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This guide aims to help you get to grips with the basics of sewing patterns, looking at how to decide upon your correct pattern size, a walkthrough of the information on every section of the pattern envelope, and what each marking and symbol actually means!
To help with the confusion, we've put together a little glossary of the most common sewing pattern symbols and markings that you may encounter. It's important to note, however, that each pattern company may feature slightly different symbols – but they should follow similarly to the ones below.
Woven fabric is constructed from lengthwise threads (warp) and crosswise threads (weft) – the 'grain' is the direction they're running in. The warp thread is generally the strongest thread so with that in mind, the Grain Line symbol should run in the same direction. This double-pointed arrow indicates where to align pattern pieces on fabric – you should place the Grain Line in the same direction as the lengthwise grain and parallel to the selvage (non-frayed, 'finished' edge of the fabric), unless otherwise stated. You don't need to mark this line on your fabric.
This symbol looks similar to the Grain Line, however you'll notice that there is a bold line running parallel to the length of the arrow, plus bends in either side. The Fold Line indicates which edge of the pattern piece is aligned with the fabric fold – you should place the solid line running underneath the arrow onto the fold. Your pattern piece only embodies half of the fabric piece, so this line is very important as it ensures the creation of a whole, proportioned piece.
This marking is a straight, broken line with tiny dots between each break, and is there purely to aid your alignment. The Centre Front line should run vertically down the front of your garment, whilst the Centre Back runs vertically down the back.
This line can differentiate depending on the pattern company, however the two most popular forms are either a broken, dotted line or a solid line accompanied by an image of scissors. As the name suggests, the Cutting Line marks the exact place where you should cut the pattern piece – directly along the line.
Usually seen as a thin, broken line, the Stitching Line indicates where you should sew. Sometimes accompanied by an image of a sewing foot and arrows along the line, you should stitch exactly where it sits and in the direction in which it's pointing.
Indicating the distance between the Cutting Line and the Stitching Line, the Seam Allowance Marking is often represented by a squiggly bracket with a fraction – usually 5/8 inches. Ultimately, it's there as a guide to clarify how far from the edge of the pattern the Stitching Line should be sewn, however it's not always featured on patterns.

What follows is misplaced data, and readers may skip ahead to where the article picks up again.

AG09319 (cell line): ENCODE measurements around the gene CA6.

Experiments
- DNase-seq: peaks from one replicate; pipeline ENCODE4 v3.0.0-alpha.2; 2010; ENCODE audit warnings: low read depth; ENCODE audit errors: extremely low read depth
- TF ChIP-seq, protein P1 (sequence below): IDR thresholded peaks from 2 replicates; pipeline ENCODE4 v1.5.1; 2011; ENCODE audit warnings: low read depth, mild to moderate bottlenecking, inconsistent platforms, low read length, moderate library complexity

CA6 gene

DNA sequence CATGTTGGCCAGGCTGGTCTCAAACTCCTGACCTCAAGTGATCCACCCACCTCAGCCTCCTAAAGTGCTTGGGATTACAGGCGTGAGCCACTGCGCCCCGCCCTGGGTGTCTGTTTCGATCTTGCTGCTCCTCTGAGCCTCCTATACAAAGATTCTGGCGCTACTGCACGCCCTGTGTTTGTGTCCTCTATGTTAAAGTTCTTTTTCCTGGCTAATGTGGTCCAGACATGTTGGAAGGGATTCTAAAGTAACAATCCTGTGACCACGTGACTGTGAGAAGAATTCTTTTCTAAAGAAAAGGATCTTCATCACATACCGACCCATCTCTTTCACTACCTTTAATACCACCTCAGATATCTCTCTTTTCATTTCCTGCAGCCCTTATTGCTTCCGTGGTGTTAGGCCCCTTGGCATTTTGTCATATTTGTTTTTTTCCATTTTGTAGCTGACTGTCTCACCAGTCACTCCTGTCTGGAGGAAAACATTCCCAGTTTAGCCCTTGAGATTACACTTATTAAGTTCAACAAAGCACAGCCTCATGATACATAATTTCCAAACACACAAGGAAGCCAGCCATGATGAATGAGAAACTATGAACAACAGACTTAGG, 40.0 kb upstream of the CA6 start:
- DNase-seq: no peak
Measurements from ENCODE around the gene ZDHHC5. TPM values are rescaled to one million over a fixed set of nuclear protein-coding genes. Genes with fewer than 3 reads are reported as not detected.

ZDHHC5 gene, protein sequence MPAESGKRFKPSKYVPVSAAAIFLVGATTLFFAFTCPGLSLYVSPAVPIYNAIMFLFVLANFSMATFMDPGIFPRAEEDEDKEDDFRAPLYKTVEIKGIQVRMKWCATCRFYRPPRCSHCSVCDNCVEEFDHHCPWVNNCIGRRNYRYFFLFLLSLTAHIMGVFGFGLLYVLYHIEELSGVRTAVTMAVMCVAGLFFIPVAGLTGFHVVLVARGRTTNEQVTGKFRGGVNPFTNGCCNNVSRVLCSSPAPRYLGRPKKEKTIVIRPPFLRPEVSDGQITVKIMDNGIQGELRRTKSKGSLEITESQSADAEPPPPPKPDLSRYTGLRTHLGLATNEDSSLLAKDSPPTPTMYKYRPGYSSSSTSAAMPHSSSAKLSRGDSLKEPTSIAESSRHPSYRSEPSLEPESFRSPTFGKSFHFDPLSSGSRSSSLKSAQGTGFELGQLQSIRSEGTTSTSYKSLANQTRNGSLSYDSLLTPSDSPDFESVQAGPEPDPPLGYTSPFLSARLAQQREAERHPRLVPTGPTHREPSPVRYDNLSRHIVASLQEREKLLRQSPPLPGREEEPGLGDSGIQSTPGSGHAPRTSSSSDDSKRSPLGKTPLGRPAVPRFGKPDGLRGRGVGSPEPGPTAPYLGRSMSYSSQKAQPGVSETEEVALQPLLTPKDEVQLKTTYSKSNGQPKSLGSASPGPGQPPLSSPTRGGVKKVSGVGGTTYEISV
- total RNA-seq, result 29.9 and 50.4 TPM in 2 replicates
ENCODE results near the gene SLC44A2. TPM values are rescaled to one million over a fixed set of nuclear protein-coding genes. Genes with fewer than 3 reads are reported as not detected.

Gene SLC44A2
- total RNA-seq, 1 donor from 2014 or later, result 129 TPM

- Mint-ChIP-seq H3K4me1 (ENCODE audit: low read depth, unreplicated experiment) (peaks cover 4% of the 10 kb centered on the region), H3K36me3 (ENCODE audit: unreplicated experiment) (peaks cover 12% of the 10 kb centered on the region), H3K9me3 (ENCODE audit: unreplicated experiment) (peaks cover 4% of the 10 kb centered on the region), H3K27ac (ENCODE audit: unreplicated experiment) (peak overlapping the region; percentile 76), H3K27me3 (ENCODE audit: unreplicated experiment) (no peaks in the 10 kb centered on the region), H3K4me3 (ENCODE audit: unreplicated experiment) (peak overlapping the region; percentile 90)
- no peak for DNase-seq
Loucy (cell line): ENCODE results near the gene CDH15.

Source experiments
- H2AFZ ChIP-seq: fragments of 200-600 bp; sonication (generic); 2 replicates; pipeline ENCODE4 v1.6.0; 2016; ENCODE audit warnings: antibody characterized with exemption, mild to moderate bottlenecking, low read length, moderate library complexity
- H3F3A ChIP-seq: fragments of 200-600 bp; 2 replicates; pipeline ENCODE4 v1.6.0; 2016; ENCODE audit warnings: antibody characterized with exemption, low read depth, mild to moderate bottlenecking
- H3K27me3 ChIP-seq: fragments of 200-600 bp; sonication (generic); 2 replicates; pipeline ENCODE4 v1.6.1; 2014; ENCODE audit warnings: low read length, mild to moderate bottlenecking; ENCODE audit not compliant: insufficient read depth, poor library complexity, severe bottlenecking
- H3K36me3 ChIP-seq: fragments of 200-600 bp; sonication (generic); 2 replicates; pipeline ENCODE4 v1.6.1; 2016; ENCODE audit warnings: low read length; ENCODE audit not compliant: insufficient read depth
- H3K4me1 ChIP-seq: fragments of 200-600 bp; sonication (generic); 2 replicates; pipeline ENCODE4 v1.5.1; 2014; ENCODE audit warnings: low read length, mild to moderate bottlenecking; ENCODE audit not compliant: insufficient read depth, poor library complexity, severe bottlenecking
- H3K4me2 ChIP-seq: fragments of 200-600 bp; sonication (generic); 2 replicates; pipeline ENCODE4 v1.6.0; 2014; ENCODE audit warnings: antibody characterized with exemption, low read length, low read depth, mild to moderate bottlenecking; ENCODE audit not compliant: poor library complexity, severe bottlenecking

This marking features two heavy, bold lines running parallel. The Adjustment Line indicates the best place on the pattern piece where the garment can be shortened or lengthened – it's important that you only adjust between these lines, or else you could change the overall pattern shape.
These triangular or diamond-shaped symbols are usually featured individually or in groups of two or three, and indicate joining points on seams. Marking individual seamlines, Notches aim to help you when matching different pattern pieces that need to be sewn together – simply line up the bases of the triangles.
Guiding construction, these solid circles signify points on a pattern that need to match. Examples of the use of Dots include pocket placements, collar joining or dart points. Instead of Dots, you may find Squares or other shapes.
These narrow, elongated triangles aid in fitting garments, illustrating where to fold and stitch. Darts show you the exact point on the pattern where your body curves, ensuring that your final garment isn't unshapely or ill-fitting.
For those all-important finishing touches, Button and Buttonhole Markings indicate exactly as the names suggest – where to add your buttons. Buttonhole Markings are short lines with an adjoining line on either end, showing you where to mark and cut the buttonhole – the length is the appropriate length of a buttonhole. Button Markings are generally signified by a cross on top of the Buttonhole Marking – you'll construct them on opposing sides of the garment.
If you're sewing a garment that requires a zip, you may find a Zipper Marking on your pattern. This marking is a solid line with an arrow pointing inwards on either side – one at the top of the line (beginning of the zipper) and one at the bottom (bottom of the zipper). The size of the symbol is the exact 'opening' length on your garment.